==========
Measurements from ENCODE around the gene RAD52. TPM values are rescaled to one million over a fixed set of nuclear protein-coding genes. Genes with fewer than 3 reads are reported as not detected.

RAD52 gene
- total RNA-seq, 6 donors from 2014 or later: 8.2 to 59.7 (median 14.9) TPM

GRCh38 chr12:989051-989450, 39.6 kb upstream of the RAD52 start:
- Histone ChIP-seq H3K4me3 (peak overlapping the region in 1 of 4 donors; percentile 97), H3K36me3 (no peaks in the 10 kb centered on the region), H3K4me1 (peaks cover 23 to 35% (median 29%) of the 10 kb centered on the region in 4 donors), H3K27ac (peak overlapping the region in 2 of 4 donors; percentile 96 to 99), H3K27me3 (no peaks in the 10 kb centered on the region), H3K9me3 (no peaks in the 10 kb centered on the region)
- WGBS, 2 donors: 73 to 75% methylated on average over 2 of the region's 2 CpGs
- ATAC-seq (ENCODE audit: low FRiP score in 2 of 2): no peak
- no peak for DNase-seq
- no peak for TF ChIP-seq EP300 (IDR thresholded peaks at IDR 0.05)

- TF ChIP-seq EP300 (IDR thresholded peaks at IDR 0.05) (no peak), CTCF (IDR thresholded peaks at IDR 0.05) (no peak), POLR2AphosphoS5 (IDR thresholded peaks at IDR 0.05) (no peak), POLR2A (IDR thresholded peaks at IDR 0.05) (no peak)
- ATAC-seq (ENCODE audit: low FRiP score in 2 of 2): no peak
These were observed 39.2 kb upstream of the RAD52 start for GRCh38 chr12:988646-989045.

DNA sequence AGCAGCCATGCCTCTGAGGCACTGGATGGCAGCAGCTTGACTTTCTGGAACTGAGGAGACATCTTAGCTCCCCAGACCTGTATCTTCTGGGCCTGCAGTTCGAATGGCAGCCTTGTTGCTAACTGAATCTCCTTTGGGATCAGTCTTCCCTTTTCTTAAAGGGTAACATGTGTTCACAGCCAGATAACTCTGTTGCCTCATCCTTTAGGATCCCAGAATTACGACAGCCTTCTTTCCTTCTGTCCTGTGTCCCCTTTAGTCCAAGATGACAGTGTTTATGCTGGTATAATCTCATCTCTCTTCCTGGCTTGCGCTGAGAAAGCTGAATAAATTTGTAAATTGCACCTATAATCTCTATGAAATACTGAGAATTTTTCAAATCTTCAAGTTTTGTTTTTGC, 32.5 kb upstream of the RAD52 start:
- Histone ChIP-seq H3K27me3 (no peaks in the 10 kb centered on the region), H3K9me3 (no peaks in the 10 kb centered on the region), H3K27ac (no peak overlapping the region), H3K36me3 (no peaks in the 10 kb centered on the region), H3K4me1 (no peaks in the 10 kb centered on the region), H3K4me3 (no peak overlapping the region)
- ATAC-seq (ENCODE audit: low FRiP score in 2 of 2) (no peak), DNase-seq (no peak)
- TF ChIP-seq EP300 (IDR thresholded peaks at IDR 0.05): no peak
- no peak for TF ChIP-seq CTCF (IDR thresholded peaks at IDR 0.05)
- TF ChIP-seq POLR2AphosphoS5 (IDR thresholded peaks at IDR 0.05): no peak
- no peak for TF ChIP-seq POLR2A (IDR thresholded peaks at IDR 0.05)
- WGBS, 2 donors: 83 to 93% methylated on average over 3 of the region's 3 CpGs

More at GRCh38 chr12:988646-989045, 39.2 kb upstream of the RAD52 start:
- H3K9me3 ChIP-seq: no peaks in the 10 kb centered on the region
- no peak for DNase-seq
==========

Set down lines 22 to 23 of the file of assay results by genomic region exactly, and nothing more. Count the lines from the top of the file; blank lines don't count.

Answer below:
- H3K9me3 ChIP-seq: no peaks in the 10 kb centered on the region
- no peak for DNase-seq